To Correct or Not Correct? That is the Question ~ Phonics For Reading | Authentic Teacher Podcast | Episode Nine of the Audioblog

Lately I have heard a lot of parents debate correcting their children when reading and so I wanted to explain when it is appropriate to correct their child when they are reading. I have seen some of the toughest struggling readers embrace this book.  I recommend that students are corrected when they are following along with a direct instruction program that is explicitly taught.

Phonics For Reading For Struggling Readers

Parents, if you older elementary student is struggling to read, I can’t recommend enough Anita Archer’s program Phonics for Reading.

Direct Explicit Instruction

This is what direct explicit instruction looks like. Students are pre-taught sounds to mastery. Then they say the vowel sounds before they read the words, then practice those words in short sentences. This is the kind of place you would want to correct a student if they make a mistake.

Building Text Fluency

The second page in the lesson has several paragraphs. Students read the first paragraph silently, then you read it together. If they stumble on a word, I would correct them and possibly read the sentence or the whole paragraph together. This is how you build fluency, reading words, quickly and accurately with expression.

The last two pages ask questions about the reading. I would have students cite text evidence when answering the questions by underlining the sentences where they found the answers.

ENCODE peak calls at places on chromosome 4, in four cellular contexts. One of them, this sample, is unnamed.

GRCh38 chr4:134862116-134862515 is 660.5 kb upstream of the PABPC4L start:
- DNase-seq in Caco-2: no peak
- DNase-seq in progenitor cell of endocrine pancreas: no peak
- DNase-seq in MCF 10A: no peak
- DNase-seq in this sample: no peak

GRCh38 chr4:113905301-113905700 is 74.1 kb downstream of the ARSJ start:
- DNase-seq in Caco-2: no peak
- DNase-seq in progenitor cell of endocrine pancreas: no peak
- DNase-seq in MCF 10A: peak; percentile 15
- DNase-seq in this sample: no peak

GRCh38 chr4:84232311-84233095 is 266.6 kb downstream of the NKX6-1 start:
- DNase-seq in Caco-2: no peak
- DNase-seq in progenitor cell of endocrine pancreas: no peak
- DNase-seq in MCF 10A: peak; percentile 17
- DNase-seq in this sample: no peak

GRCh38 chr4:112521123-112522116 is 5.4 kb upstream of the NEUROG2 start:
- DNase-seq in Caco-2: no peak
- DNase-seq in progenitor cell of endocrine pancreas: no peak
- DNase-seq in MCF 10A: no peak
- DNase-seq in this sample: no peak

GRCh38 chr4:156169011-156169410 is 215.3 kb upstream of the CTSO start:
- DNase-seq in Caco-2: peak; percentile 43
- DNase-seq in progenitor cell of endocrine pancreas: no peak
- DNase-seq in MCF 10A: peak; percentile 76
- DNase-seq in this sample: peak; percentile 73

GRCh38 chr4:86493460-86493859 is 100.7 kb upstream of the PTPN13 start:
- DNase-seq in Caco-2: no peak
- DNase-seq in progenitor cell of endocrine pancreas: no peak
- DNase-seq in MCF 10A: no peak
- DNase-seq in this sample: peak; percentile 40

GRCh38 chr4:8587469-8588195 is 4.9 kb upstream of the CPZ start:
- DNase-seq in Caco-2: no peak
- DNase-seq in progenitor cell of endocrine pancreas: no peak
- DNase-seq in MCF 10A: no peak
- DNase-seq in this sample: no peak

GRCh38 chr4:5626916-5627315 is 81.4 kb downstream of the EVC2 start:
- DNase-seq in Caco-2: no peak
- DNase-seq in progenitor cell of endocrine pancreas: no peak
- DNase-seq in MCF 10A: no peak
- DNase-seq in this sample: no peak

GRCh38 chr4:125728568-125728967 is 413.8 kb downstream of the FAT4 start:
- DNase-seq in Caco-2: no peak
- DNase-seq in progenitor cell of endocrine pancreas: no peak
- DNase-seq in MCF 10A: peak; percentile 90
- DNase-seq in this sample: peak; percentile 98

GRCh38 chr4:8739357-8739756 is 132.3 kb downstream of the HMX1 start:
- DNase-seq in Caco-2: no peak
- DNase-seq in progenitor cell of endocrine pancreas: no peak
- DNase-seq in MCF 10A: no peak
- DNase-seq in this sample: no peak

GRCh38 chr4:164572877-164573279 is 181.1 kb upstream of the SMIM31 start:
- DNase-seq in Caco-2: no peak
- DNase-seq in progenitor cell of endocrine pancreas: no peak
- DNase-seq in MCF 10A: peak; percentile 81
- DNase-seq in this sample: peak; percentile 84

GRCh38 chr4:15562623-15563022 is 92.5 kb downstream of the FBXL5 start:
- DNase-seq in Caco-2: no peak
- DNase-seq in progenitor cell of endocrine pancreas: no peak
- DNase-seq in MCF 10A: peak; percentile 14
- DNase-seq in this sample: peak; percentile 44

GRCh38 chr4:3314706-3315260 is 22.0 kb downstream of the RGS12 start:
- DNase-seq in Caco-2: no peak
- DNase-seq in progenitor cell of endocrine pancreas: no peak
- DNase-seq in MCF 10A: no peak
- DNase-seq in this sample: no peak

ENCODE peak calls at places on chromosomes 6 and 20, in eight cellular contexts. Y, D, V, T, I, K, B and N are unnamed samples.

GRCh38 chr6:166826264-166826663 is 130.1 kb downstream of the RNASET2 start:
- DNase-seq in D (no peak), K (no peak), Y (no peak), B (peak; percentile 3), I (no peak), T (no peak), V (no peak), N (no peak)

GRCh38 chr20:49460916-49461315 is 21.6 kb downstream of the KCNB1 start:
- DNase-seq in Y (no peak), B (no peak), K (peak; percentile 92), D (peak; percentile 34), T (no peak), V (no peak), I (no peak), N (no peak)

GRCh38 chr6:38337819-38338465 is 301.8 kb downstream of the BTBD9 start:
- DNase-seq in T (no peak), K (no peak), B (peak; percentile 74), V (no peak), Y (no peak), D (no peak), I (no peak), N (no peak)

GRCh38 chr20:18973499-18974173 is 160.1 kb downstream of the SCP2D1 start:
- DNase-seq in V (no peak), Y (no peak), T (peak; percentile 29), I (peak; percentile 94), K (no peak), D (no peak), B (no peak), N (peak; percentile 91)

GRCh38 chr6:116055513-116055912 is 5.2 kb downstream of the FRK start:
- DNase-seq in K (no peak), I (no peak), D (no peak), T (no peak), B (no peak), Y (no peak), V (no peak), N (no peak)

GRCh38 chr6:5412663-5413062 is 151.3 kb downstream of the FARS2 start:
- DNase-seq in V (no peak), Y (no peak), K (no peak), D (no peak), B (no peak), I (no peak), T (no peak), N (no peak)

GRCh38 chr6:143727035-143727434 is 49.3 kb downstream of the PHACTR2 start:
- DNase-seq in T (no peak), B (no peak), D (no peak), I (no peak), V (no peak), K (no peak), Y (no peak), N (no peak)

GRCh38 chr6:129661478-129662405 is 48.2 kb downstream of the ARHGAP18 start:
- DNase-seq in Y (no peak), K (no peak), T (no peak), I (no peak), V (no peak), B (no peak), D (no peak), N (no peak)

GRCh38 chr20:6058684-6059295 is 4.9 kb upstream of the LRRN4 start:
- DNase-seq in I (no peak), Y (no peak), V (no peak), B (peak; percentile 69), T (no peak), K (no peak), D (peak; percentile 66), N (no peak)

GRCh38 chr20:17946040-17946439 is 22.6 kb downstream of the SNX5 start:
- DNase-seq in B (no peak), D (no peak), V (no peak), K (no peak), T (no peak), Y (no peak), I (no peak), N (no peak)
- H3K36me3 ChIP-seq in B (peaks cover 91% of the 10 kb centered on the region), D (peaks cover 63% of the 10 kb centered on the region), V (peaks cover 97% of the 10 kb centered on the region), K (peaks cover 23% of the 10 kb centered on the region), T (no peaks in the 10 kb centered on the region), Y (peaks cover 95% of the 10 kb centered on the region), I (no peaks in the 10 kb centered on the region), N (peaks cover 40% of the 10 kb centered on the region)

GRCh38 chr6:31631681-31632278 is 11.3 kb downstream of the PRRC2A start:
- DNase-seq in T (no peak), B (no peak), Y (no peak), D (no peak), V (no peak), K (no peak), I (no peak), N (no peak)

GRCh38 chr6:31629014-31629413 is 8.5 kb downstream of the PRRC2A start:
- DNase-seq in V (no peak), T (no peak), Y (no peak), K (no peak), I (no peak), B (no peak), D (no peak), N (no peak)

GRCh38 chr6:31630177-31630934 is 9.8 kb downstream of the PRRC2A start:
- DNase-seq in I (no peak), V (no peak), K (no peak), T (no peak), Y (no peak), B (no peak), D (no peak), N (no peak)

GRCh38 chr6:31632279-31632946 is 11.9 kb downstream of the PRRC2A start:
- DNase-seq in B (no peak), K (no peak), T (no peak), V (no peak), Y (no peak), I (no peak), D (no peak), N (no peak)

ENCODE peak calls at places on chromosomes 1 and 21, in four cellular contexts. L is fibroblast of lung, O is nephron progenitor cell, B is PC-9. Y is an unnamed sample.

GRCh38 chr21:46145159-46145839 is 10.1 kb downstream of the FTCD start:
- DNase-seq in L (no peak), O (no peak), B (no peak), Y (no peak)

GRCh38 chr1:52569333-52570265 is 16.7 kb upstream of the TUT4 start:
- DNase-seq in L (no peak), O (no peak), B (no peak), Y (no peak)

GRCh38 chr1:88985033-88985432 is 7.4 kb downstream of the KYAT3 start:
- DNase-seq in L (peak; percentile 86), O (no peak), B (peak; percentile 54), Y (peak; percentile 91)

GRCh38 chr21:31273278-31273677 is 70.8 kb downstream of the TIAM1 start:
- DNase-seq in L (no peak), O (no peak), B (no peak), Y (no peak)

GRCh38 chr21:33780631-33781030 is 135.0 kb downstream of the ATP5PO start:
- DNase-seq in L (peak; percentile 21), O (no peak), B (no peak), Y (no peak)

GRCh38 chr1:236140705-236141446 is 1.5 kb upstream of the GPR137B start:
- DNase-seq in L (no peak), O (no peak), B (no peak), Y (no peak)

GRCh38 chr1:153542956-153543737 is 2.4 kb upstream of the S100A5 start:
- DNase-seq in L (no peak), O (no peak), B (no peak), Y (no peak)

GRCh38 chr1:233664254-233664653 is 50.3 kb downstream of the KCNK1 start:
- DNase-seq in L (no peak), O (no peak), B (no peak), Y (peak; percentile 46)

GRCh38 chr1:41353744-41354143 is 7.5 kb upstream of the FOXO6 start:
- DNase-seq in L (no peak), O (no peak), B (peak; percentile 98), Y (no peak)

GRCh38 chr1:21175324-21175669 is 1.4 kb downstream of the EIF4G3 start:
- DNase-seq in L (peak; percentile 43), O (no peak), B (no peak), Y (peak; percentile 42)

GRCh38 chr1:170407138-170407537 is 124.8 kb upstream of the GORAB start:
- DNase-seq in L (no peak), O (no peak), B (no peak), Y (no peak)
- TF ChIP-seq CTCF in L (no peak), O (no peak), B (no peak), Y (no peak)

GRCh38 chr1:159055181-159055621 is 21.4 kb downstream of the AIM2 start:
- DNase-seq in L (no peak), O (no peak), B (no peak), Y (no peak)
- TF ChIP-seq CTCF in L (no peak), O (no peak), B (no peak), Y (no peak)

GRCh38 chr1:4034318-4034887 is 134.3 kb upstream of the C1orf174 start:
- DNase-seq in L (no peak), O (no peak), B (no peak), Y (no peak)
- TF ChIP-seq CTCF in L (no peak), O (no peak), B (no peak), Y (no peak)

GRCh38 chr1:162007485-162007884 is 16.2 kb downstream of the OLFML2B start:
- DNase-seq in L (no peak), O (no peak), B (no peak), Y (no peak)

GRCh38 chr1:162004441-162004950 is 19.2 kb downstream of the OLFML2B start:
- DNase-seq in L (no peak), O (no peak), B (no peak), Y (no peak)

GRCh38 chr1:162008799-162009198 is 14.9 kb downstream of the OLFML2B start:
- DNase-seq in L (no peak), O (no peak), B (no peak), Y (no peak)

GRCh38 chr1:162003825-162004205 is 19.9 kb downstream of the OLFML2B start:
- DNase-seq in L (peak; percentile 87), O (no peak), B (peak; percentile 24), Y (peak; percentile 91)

Time commitment

I would recommend spending about a week to complete each of these lessons with struggling readers working about 20 minutes a day. There are fluency/spelling assessments that go after every 5 lessons or so to gage your students mastery. The fluency assessment can be easily administered by having your child read for a minute. Students should score a 90% to be considered mastery, before moving on. But if this program is administered correctly they should be scoring in that range.

Reading for Fun

When they are reading for fun they should be reading something that is easy for them, with their fluency level and they should not be making more then 5 errors on the page. If they want to read something harder then that they should be following along with a stronger reader and reading the words they are familiar with. Here’s an example of Mrs. Beyer reading with an older student somewhere between 4th and 6th grade that struggles with decoding. I love this book for two reasons it has rhyming and it has challenging words and vocabulary as well. And the awesome fun illustrations help too!

If you would like to work along with Mrs. Beyer and the students at Montana Bear School sign up for our free webinar here and learn how you can help build your child’s confidence in school today!


Join our Confidence Building webinar by clicking here!

A example of an authentic learning song to sing with your child!


You can order a used copy of an older model on amazon here if you are working at home alone.


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